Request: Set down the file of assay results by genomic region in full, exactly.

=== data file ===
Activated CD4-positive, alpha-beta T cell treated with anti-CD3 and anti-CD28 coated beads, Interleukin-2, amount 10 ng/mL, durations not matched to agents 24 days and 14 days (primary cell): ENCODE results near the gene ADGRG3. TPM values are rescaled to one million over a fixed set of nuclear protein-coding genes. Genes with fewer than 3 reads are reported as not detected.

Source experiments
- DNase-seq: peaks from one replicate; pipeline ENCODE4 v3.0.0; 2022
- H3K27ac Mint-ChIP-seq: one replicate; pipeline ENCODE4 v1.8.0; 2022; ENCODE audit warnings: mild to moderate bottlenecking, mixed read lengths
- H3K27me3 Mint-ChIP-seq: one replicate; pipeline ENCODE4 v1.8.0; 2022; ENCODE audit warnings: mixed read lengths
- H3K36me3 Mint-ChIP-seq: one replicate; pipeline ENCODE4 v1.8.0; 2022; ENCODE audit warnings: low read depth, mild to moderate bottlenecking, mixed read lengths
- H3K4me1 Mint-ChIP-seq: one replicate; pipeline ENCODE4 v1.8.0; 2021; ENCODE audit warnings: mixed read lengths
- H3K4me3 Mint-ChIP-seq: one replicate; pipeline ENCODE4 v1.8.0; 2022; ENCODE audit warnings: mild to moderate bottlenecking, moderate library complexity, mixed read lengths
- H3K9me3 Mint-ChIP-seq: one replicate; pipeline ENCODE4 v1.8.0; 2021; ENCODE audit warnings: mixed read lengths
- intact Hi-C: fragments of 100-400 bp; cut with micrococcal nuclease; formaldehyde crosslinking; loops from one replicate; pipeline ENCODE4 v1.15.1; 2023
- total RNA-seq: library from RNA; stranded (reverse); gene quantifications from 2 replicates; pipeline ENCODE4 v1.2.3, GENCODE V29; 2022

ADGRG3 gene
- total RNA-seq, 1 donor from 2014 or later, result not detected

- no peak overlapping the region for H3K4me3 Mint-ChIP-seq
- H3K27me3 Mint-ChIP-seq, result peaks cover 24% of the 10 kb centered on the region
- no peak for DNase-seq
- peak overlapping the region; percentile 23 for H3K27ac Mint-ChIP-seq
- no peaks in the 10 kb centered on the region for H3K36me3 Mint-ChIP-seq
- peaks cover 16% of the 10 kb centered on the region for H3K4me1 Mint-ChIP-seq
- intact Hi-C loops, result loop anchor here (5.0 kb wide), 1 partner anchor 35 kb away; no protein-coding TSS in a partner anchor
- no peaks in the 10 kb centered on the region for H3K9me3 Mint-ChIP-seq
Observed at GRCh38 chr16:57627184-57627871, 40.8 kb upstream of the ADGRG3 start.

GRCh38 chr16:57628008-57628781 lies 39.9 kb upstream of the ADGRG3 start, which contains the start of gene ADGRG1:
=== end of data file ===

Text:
Activated CD4-positive, alpha-beta T cell treated with anti-CD3 and anti-CD28 coated beads, Interleukin-2, amount 10 ng/mL, durations not matched to agents 24 days and 14 days (primary cell): ENCODE results near the gene ADGRG3. TPM values are rescaled to one million over a fixed set of nuclear protein-coding genes. Genes with fewer than 3 reads are reported as not detected.

Source experiments
- DNase-seq: peaks from one replicate; pipeline ENCODE4 v3.0.0; 2022
- H3K27ac Mint-ChIP-seq: one replicate; pipeline ENCODE4 v1.8.0; 2022; ENCODE audit warnings: mild to moderate bottlenecking, mixed read lengths
- H3K27me3 Mint-ChIP-seq: one replicate; pipeline ENCODE4 v1.8.0; 2022; ENCODE audit warnings: mixed read lengths
- H3K36me3 Mint-ChIP-seq: one replicate; pipeline ENCODE4 v1.8.0; 2022; ENCODE audit warnings: low read depth, mild to moderate bottlenecking, mixed read lengths
- H3K4me1 Mint-ChIP-seq: one replicate; pipeline ENCODE4 v1.8.0; 2021; ENCODE audit warnings: mixed read lengths
- H3K4me3 Mint-ChIP-seq: one replicate; pipeline ENCODE4 v1.8.0; 2022; ENCODE audit warnings: mild to moderate bottlenecking, moderate library complexity, mixed read lengths
- H3K9me3 Mint-ChIP-seq: one replicate; pipeline ENCODE4 v1.8.0; 2021; ENCODE audit warnings: mixed read lengths
- intact Hi-C: fragments of 100-400 bp; cut with micrococcal nuclease; formaldehyde crosslinking; loops from one replicate; pipeline ENCODE4 v1.15.1; 2023
- total RNA-seq: library from RNA; stranded (reverse); gene quantifications from 2 replicates; pipeline ENCODE4 v1.2.3, GENCODE V29; 2022

ADGRG3 gene
- total RNA-seq, 1 donor from 2014 or later, result not detected

- no peak overlapping the region for H3K4me3 Mint-ChIP-seq
- H3K27me3 Mint-ChIP-seq, result peaks cover 24% of the 10 kb centered on the region
- no peak for DNase-seq
- peak overlapping the region; percentile 23 for H3K27ac Mint-ChIP-seq
- no peaks in the 10 kb centered on the region for H3K36me3 Mint-ChIP-seq
- peaks cover 16% of the 10 kb centered on the region for H3K4me1 Mint-ChIP-seq
- intact Hi-C loops, result loop anchor here (5.0 kb wide), 1 partner anchor 35 kb away; no protein-coding TSS in a partner anchor
- no peaks in the 10 kb centered on the region for H3K9me3 Mint-ChIP-seq
Observed at GRCh38 chr16:57627184-57627871, 40.8 kb upstream of the ADGRG3 start.

GRCh38 chr16:57628008-57628781 lies 39.9 kb upstream of the ADGRG3 start, which contains the start of gene ADGRG1: